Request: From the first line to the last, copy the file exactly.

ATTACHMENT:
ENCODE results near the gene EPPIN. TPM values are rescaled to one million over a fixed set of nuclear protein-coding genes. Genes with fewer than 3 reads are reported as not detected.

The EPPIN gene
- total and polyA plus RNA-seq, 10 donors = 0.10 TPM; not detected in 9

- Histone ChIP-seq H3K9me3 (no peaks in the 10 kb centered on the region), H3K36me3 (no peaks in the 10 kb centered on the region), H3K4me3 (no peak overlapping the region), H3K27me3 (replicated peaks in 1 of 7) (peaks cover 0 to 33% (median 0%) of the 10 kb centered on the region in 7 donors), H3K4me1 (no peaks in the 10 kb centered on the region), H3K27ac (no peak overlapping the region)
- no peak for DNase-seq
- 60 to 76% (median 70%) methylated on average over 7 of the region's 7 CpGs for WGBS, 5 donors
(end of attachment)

ENCODE results near the gene EPPIN. TPM values are rescaled to one million over a fixed set of nuclear protein-coding genes. Genes with fewer than 3 reads are reported as not detected.

The EPPIN gene
- total and polyA plus RNA-seq, 10 donors = 0.10 TPM; not detected in 9

- Histone ChIP-seq H3K9me3 (no peaks in the 10 kb centered on the region), H3K36me3 (no peaks in the 10 kb centered on the region), H3K4me3 (no peak overlapping the region), H3K27me3 (replicated peaks in 1 of 7) (peaks cover 0 to 33% (median 0%) of the 10 kb centered on the region in 7 donors), H3K4me1 (no peaks in the 10 kb centered on the region), H3K27ac (no peak overlapping the region)
- no peak for DNase-seq
- 60 to 76% (median 70%) methylated on average over 7 of the region's 7 CpGs for WGBS, 5 donors